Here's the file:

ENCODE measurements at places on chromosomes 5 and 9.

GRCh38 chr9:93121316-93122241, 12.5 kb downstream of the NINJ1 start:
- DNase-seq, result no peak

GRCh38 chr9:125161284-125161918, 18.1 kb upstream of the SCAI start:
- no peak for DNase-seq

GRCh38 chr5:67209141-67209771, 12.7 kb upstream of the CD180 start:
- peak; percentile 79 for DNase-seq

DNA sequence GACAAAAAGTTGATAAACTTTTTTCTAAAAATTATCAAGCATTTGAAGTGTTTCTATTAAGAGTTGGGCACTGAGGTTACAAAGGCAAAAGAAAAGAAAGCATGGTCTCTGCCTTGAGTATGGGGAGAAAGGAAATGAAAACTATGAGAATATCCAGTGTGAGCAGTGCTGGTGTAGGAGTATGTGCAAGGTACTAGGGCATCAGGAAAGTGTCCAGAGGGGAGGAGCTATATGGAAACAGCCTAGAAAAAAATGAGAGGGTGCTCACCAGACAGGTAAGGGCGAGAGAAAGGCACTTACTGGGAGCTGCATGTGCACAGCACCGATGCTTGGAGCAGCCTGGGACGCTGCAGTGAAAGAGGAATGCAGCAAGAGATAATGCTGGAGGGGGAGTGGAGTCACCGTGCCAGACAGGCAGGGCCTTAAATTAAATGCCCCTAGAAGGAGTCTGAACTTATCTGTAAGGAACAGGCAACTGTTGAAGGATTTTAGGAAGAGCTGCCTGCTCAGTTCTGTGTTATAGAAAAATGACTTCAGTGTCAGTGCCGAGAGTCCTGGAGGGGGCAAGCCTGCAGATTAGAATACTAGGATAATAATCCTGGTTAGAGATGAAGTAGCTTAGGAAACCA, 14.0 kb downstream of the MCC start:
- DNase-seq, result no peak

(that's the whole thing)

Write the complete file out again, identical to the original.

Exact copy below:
ENCODE measurements at places on chromosomes 5 and 9.

GRCh38 chr9:93121316-93122241, 12.5 kb downstream of the NINJ1 start:
- DNase-seq, result no peak

GRCh38 chr9:125161284-125161918, 18.1 kb upstream of the SCAI start:
- no peak for DNase-seq

GRCh38 chr5:67209141-67209771, 12.7 kb upstream of the CD180 start:
- peak; percentile 79 for DNase-seq

DNA sequence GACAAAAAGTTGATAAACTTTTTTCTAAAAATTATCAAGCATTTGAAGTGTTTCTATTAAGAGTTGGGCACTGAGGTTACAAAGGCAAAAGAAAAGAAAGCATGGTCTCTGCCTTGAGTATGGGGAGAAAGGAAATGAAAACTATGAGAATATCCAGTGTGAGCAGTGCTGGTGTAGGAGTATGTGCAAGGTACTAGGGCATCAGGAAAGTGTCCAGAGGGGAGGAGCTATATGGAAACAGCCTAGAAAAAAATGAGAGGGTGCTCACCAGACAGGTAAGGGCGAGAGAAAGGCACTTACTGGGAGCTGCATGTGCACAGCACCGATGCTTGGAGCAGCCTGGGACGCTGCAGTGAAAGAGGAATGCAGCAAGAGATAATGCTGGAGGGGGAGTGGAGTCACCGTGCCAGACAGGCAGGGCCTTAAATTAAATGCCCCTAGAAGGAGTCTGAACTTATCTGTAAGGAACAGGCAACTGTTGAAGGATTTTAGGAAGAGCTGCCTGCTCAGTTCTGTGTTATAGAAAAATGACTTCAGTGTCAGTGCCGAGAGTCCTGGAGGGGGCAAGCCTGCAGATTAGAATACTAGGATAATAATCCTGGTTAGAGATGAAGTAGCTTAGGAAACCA, 14.0 kb downstream of the MCC start:
- DNase-seq, result no peak